Is it safe to travel to New Orleans alone?

Overall, the answer is yes. Solo female travel is safe in New Orleans IF you’re smart. During my week in New Orleans, I met some friendly locals, I indulged in some really amazing food, and I found a new love for jazz music. I stayed in a beautiful hotel, I explored the swamp, and I totally left my comfort zone behind.

What can you do in New Orleans by yourself?

Here are our top 15 things you can totally enjoy by yourself in the city of New Orleans!

  • 25-Cent Martini Lunch at Commander’s Palace.
  • Window Shop Royal Street Shops and Galleries.
  • Brunch in the Bywater.
  • Take a Walk in the Park.
  • Stroll Magazine Street.
  • Visit the National WW2 Museum.

Is New Orleans dangerous for tourists?

New Orleans is overall a safe city, especially for tourists. It has some dangerous areas that should be avoided, but they are far from the usual tourist landmarks.

Can I visit New Orleans without a car?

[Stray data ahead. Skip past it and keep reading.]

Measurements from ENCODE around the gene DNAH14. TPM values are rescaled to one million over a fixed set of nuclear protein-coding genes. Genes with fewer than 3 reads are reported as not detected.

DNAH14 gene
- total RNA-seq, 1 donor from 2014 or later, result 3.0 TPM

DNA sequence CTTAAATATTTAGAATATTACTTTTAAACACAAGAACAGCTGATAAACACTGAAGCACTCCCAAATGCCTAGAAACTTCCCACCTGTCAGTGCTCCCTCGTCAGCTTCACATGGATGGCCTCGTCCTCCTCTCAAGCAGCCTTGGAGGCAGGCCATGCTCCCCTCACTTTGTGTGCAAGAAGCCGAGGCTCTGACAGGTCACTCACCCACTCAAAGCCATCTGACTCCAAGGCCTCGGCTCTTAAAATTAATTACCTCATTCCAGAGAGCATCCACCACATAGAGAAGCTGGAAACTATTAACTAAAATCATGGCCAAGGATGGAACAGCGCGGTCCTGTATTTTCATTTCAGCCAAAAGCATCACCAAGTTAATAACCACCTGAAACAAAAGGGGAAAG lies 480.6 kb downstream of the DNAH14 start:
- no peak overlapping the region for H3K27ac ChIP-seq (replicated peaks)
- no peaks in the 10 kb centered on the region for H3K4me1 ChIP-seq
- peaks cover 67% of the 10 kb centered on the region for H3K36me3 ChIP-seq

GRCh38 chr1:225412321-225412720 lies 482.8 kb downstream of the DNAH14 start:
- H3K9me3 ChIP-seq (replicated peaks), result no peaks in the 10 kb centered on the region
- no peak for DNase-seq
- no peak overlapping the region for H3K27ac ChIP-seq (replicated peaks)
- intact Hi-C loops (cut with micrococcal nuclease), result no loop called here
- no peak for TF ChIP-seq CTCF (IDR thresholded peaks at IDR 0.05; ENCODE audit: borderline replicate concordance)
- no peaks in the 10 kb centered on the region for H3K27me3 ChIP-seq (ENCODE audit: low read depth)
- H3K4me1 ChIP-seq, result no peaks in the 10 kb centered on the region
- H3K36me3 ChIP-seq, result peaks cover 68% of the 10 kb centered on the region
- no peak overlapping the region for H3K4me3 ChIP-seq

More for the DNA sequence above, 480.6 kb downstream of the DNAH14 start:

New Orleans is definitely a place where you can get around easily without a car. The French Quarter is pretty small and totally walkable. The streetcar will take you to Garden District, cemetaries, parks, etc. The only thing on your list that is a drive away are the plantation tours.

Is New Orleans Safe for solo female travel?

If you are a woman who likes to travel solo, New Orleans is well-suited for experiencing on your own. Whether you’re traveling for leisure or work, there’s much to explore, and the well-honed tourism industry ensures that you feel welcome, safe and comfortable, and that your needs are met.

What is the safest place to stay in New Orleans?

For safer places to stay, consider areas with the lowest crime rates in New Orleans: Uptown and the Garden District especially (before Magazine, away from the river), but also the French Quarter’s most popular blocks, from Bourbon Street to Decatur Street, and from Canal Street to Ann Street, where violent crime is …

Is New Orleans a walkable city?

Because it was created in a car-less world and designed for pedestrians and horse-drawn carriages, it’s no surprise that New Orleans remains compact and highly walkable, especially in its older neighborhoods.